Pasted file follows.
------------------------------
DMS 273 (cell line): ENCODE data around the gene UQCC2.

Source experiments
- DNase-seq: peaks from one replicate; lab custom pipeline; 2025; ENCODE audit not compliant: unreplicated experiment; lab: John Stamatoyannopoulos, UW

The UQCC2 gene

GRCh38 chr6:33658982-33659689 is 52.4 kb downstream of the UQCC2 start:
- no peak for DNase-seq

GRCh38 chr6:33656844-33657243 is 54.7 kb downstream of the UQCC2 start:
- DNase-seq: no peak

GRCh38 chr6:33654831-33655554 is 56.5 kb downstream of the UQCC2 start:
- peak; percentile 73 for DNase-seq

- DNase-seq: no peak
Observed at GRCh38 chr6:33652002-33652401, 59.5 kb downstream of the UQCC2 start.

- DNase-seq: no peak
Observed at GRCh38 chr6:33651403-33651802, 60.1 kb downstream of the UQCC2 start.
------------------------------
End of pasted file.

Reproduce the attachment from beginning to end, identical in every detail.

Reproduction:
DMS 273 (cell line): ENCODE data around the gene UQCC2.

Source experiments
- DNase-seq: peaks from one replicate; lab custom pipeline; 2025; ENCODE audit not compliant: unreplicated experiment; lab: John Stamatoyannopoulos, UW

The UQCC2 gene

GRCh38 chr6:33658982-33659689 is 52.4 kb downstream of the UQCC2 start:
- no peak for DNase-seq

GRCh38 chr6:33656844-33657243 is 54.7 kb downstream of the UQCC2 start:
- DNase-seq: no peak

GRCh38 chr6:33654831-33655554 is 56.5 kb downstream of the UQCC2 start:
- peak; percentile 73 for DNase-seq

- DNase-seq: no peak
Observed at GRCh38 chr6:33652002-33652401, 59.5 kb downstream of the UQCC2 start.

- DNase-seq: no peak
Observed at GRCh38 chr6:33651403-33651802, 60.1 kb downstream of the UQCC2 start.